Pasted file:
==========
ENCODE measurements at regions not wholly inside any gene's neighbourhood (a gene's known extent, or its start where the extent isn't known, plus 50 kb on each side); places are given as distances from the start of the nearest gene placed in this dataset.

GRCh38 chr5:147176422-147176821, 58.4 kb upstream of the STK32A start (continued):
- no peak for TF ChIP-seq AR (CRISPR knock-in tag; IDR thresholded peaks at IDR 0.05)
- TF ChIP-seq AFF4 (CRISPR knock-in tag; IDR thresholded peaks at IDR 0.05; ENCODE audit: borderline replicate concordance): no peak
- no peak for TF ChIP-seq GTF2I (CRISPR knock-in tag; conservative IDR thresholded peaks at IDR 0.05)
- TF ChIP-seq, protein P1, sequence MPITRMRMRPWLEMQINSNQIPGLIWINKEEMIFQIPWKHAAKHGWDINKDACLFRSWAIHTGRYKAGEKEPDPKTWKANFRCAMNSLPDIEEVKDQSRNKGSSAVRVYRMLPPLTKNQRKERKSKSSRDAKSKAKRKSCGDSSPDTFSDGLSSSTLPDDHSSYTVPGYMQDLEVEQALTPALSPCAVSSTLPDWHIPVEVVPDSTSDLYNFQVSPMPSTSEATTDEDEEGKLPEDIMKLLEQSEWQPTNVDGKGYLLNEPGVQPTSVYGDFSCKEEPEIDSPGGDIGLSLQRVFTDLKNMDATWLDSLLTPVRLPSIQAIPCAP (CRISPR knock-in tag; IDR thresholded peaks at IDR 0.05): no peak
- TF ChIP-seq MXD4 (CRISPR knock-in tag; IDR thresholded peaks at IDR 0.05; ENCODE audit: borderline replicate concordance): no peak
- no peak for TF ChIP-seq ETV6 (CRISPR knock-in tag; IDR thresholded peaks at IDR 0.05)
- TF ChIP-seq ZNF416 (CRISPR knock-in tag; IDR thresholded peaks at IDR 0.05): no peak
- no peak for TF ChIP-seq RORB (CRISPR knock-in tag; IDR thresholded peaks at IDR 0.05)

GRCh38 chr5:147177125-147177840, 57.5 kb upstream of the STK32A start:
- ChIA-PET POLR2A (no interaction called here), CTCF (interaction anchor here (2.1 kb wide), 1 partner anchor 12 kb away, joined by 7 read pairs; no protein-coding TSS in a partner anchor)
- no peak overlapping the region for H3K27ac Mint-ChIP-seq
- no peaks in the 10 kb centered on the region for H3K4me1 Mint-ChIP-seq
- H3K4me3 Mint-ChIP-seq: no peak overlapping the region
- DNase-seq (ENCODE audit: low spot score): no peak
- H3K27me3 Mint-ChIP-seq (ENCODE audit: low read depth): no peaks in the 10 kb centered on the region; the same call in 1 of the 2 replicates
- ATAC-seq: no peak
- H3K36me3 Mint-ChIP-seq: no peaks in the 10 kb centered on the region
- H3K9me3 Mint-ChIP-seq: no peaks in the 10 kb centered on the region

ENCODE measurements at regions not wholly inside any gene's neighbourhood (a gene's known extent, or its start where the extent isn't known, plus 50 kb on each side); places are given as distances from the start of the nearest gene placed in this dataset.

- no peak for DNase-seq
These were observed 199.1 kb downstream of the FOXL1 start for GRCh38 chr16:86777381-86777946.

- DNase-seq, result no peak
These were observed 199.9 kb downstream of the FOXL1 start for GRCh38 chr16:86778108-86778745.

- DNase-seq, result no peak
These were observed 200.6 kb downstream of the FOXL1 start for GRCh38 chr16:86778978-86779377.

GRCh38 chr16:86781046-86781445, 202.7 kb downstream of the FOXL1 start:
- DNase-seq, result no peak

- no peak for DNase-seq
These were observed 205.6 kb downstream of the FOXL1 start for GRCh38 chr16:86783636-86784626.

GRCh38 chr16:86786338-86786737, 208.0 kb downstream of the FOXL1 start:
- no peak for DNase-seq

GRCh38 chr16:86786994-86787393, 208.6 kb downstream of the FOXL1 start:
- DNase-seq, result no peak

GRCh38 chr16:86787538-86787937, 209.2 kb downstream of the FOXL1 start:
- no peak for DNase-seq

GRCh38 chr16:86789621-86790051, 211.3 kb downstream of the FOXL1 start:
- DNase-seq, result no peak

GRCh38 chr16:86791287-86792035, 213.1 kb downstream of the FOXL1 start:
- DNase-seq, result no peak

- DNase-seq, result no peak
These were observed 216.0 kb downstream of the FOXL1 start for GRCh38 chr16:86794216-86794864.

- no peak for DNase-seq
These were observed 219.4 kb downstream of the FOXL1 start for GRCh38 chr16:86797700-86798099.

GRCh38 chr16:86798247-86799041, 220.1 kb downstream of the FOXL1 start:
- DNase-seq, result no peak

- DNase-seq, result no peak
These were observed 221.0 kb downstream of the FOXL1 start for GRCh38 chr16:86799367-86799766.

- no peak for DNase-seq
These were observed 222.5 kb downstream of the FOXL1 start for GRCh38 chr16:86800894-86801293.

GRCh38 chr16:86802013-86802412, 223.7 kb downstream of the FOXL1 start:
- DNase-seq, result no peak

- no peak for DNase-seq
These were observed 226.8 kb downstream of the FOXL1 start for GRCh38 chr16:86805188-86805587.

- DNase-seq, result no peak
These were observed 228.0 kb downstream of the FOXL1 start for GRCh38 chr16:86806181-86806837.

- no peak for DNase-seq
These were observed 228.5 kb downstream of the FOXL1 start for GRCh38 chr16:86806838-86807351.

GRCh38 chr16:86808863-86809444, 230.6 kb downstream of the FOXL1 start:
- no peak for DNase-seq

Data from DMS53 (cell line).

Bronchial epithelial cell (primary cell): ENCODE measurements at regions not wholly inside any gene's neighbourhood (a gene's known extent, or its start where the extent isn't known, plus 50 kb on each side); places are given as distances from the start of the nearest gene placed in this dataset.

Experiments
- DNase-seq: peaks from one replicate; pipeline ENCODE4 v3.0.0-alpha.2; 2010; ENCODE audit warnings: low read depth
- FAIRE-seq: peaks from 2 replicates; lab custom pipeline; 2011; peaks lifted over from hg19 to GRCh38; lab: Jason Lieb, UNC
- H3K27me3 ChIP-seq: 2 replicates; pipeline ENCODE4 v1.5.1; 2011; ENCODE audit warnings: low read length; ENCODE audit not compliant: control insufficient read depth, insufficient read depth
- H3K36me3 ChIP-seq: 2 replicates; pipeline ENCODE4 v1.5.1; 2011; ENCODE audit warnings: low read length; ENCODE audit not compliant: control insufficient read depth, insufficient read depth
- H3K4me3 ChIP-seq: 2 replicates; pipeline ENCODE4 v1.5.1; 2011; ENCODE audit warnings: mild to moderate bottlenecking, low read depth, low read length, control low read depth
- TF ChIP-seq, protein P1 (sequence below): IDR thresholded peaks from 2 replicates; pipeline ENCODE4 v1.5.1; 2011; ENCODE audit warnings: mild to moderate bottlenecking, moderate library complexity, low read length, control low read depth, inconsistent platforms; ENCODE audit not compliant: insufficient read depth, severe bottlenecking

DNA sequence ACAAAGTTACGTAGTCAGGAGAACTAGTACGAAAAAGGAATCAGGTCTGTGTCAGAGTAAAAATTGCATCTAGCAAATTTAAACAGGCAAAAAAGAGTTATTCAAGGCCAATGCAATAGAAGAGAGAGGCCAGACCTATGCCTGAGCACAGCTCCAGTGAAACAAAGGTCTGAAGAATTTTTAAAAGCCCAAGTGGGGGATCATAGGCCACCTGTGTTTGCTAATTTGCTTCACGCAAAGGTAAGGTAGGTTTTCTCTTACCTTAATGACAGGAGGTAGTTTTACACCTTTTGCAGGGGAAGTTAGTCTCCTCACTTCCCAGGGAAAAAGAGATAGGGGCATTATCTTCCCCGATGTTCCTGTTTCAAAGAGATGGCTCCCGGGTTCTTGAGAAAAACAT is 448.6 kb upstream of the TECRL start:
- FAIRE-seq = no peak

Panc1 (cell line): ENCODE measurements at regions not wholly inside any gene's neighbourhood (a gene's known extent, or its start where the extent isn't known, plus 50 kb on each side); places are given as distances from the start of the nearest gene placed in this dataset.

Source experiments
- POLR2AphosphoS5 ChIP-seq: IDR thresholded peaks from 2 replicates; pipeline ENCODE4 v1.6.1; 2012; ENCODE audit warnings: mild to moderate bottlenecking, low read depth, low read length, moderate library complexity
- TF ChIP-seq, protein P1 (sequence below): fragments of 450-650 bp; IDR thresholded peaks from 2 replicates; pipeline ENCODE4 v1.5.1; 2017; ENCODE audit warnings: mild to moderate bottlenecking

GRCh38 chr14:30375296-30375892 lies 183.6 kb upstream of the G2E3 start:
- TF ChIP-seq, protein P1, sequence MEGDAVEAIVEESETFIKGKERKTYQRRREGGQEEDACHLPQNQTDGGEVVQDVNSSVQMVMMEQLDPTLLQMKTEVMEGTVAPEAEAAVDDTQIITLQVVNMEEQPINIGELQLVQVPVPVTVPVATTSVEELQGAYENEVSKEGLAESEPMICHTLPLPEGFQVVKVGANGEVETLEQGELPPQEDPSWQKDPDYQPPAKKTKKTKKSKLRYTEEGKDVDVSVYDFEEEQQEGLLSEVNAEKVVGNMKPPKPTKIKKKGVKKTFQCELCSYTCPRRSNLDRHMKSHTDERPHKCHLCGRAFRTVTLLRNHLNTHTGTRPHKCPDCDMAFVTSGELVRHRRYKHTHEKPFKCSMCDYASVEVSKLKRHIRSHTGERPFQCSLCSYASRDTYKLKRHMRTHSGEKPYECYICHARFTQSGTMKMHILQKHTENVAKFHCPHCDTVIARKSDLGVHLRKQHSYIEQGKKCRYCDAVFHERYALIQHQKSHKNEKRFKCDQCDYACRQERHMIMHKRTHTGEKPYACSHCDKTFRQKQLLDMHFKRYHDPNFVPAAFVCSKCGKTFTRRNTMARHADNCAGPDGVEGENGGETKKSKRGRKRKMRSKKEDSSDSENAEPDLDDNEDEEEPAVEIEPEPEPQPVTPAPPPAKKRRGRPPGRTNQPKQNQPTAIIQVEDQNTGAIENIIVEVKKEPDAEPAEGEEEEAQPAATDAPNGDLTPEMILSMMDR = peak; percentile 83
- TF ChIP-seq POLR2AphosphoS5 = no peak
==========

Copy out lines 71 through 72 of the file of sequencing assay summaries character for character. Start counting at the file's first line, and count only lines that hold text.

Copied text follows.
DNA sequence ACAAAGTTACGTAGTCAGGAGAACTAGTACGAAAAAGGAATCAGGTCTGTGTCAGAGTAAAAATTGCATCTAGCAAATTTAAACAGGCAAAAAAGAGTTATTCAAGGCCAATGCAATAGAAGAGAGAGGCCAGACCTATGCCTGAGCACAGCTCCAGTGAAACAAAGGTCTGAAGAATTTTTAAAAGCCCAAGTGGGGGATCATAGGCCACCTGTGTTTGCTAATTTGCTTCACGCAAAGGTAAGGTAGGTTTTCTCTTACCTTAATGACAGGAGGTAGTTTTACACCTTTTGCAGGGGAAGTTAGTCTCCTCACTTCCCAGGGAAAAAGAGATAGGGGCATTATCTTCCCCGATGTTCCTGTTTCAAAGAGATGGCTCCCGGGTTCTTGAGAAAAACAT is 448.6 kb upstream of the TECRL start:
- FAIRE-seq = no peak